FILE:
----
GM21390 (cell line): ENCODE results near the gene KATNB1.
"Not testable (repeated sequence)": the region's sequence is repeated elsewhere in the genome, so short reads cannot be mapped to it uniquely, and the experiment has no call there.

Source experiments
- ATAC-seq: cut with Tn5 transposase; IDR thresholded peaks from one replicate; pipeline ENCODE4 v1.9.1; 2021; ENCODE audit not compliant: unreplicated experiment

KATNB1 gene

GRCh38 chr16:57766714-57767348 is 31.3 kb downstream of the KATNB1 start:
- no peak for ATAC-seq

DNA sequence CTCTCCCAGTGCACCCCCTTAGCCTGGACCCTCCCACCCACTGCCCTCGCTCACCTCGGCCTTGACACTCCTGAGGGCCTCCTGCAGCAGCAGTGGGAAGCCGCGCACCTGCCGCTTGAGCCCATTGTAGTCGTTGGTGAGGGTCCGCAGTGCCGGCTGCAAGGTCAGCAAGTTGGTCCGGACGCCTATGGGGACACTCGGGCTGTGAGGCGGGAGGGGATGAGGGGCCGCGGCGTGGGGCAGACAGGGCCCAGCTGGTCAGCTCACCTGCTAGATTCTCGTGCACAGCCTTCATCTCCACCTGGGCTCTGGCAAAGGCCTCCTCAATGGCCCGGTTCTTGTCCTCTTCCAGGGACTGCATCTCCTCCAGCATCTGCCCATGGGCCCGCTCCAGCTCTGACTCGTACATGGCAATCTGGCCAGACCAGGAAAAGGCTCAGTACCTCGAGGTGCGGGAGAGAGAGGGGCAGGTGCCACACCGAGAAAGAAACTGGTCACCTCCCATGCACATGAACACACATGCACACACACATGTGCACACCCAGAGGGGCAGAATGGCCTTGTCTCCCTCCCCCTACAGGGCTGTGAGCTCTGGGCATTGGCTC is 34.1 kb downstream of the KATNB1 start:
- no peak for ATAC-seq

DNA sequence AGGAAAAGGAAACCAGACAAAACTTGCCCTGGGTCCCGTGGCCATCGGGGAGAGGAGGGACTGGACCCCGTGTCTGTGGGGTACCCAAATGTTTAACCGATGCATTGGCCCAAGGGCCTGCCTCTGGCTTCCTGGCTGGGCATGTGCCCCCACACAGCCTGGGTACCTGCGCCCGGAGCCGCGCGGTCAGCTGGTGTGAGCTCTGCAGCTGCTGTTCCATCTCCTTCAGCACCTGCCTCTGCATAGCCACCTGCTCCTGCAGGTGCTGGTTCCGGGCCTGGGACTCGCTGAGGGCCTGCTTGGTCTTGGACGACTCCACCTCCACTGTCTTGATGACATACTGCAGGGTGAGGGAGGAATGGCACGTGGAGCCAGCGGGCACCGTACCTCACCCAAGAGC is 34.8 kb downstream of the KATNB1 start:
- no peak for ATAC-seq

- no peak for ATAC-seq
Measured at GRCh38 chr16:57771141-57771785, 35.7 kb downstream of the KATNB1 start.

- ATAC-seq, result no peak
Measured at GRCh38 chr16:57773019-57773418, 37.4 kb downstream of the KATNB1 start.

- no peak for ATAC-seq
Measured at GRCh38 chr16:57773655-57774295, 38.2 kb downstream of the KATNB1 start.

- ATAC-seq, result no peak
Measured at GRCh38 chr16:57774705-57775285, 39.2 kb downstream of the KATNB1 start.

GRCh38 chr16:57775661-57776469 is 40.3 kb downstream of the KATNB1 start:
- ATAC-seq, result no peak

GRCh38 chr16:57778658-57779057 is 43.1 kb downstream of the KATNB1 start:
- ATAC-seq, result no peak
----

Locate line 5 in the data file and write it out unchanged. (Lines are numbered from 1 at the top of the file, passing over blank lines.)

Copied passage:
KATNB1 gene